For this exercise we will be making a diagram using adobe illustrator (not-free) and sketchup (free). We will create a blank rectangular prism in sketchup and then make textures to add to faces using adobe illustrator. Texture is the 3D modelling term for the surface detail (image) of an object.
Start by drawing a sketch of the model you want to make. In this example I will be making a simple model of a reverse fault. You should make a different kind of model. Here is the sketch I drew to guide the model.
Make the blank rectangular prism in Sketchup
It’s a good idea to look around for an intro sketchup tutorial for the OS and software version you are using before you get started. The general workflow in sketchup is to draw in 2D and then extrude (give things depth). Sketchup has a very easy to use UI for doing texture mapping (putting surface images onto objects). But some of the drawing tools are a bit tricky to use.
Setting up the template view
When you open sketchup you will see a splash screen that prompts you to choose which type of environment you want to use. For diagrams we want to use either woodworking or 3D printing with mm units. You can set this as the default via “Window>preferences>Template”
Draw a rectangular prism
Measure the length of the sides of the concept sketch you drew. It’s a good idea to decide now how big the model is going to be and scale accordingly, but keep the aspect ratio the same. The rectangular prism I will draw is 50mm by 110mm on the base and 40mm high.
- In sketchup click on the shapes tool and then choose the Rectangle tool from the dropdown menu.
- The red, green and blue lines represent the Cartesian (x, y and z axes). The origin is where these lines intersect. Click once with the rectangle tool in the origin.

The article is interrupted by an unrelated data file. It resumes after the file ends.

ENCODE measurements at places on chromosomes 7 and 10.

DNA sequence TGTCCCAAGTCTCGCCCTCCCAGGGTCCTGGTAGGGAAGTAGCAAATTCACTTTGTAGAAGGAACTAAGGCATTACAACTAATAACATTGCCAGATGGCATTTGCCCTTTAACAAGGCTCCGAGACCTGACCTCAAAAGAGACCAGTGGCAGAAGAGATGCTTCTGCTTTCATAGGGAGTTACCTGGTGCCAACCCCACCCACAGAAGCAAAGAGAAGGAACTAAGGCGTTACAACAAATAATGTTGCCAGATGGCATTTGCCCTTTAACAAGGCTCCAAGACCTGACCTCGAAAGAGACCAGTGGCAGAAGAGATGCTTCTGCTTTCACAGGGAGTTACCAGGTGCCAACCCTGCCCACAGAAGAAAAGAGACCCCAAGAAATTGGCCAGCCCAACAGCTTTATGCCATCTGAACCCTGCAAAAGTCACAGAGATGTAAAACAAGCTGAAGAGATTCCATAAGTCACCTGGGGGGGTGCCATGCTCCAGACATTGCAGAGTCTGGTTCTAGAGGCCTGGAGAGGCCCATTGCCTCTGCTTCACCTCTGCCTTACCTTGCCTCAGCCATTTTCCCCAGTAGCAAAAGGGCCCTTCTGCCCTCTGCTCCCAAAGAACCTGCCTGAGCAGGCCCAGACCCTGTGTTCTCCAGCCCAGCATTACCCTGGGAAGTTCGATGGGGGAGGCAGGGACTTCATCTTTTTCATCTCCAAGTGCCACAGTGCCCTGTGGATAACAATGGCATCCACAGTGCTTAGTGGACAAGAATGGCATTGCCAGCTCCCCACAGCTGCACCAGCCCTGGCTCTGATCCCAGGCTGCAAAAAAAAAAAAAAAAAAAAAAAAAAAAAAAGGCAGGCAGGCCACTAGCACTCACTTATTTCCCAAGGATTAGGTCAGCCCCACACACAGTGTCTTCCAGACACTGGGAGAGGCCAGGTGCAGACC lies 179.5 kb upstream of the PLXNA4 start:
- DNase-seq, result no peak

- Now when you move the cursor around you will see a rectangle being drawn in the x, y plane.
- We want this rectangle to match the base dimensions of our rectangular prism. In my case that is 50mm by 110mm. Notice the dimensions shown in the lower right of the sketchup window. I could resize until it I get the required dimensions. But it is generally easier to type the dimensions in. You need to match the dimension format shown e.g. “110mm, 50mm” then press enter. You don’t need to put the cursor in the dimensions box to start typing in there.
- This is where things get a bit tricky in sketchup. It’s not as easy to set precise measurements after you’ve drawn an object (as far as I can tell). So it’s best to put them in before you have finished then hit the enter key. If you muck up, just start again.
- Now we need to extrude the object using the push/pull tool
- To get precise dimensions we need to click once on the object. Move the cursor up a bit to extrude and then type the dimensions in. In my case that is 40mm.
- Now we have our blank rectangular prism.
- Rotate around the model to have a look at it using the rotate tool.
Tip: If you muck up the drawing you can use undo to go backwards or select an entire object by clicking and dragging over the entire object (rubber band selection paradigm) and then delete it and start over.
- Save your model now.
Change the view to orthographic (Parallel projection)
Q: By default which type of view (perspective or orthographic) is being used in sketchup?
- Change the view to Orthographic (parallel projection) via Camera>Parallel projection.
- Note the differences between parallel (ortho) and perspective view.
Make the textures using adobe illustrator
If you haven’t used illustrator before it’s a good idea to go over an introductory tutorial such as this one: